Abuse and spam in Twitter have long been a pressing issue, and in response, Twitter regularly purges (i.e., suspends in mass) accounts that violate Twitter Rules. However, there is no available information about the characteristics and activities of these regularly purged users. We have developed a novel and comprehensive measurement mechanism to identify millions of purged Twitter users and collect their tweets. We have identified 2.4M purged users and collected 1M tweets made by them over eight months. Using our dataset, we perform a retrospective analysis to characterize their account properties and behavioral activities. We analyze their tweet content to identify their role and abuse strategy over-time.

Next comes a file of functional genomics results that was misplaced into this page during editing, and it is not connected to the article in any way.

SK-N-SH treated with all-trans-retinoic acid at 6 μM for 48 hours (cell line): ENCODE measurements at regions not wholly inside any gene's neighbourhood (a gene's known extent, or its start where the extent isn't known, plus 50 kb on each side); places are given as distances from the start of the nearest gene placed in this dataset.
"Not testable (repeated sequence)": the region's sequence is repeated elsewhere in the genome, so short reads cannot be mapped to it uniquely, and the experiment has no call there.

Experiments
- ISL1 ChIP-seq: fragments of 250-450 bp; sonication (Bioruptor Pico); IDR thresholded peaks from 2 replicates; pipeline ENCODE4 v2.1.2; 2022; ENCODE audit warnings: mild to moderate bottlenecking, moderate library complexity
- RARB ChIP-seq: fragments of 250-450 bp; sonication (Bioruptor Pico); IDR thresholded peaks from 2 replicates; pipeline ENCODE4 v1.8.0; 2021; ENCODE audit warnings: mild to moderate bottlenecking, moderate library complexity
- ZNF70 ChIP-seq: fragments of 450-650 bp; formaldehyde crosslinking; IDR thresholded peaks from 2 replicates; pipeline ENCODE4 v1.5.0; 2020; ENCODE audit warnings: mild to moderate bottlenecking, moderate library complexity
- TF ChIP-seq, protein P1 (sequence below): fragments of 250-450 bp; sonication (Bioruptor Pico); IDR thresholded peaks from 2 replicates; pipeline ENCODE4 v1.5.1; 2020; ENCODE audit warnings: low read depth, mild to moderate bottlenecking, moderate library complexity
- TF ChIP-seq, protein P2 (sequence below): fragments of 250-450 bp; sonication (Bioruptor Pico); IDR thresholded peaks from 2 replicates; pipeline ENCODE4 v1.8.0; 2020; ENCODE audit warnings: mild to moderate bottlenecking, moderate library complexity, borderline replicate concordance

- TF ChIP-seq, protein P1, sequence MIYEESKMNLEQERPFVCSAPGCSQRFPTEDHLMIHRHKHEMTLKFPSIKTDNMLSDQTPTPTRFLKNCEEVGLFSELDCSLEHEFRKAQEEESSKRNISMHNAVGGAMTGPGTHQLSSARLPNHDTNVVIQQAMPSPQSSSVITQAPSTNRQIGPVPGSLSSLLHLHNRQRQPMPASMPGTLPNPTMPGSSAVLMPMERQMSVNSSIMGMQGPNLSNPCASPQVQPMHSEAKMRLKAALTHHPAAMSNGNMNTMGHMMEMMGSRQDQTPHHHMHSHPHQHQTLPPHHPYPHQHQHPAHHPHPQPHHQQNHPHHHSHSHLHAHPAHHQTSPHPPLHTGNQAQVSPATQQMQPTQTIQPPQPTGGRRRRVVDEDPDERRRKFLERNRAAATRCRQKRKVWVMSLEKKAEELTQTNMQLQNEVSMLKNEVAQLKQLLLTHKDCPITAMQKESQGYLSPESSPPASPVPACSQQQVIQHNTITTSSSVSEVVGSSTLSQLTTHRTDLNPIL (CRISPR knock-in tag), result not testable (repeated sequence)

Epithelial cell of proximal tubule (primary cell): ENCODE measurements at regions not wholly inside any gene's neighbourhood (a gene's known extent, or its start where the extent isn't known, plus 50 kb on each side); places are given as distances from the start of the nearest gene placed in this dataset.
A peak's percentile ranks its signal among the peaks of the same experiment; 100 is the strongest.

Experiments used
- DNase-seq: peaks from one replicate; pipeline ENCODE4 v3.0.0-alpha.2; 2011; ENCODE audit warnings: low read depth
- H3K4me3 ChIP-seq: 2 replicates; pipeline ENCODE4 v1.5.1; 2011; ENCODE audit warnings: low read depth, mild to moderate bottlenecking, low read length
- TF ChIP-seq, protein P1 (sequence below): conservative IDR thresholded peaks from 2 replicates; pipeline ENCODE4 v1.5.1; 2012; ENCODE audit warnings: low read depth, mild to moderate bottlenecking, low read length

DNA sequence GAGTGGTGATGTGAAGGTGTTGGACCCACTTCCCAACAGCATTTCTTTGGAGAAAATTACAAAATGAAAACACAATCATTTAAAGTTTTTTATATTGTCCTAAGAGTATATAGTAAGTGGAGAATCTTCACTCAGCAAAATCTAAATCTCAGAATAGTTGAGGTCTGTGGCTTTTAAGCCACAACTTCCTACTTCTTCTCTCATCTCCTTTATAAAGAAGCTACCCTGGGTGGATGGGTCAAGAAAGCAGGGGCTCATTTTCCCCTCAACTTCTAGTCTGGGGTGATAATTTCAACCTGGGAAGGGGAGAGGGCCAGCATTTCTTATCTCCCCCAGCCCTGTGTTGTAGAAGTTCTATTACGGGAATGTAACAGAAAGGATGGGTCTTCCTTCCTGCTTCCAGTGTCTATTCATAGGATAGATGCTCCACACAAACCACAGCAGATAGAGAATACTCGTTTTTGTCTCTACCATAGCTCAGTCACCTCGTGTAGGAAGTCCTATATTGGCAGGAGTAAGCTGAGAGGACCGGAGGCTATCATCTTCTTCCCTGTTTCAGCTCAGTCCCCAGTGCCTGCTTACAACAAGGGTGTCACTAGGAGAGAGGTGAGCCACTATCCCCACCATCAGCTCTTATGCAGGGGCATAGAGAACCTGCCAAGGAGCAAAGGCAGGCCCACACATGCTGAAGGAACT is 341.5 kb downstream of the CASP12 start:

Our analysis shows that the abuse on Twitter is pervasive globally and not confined in mere spamming. Alarmingly, more than 60% of the purged users survived on Twitter for more than two years. We observe that politics is a major theme among the purged users irrespective of language and location, and these politically motivated users spread controversial content consistently over time. However, the spammers reorient their agenda across time to participate in multiple marketing campaigns. We also discover interaction and associated communities among purged users. Our analysis sheds new light on the evolving nature of abuse in Twitter that can help researchers understanding the characteristics and behavior of emerging malicious users to develop an effective defense system.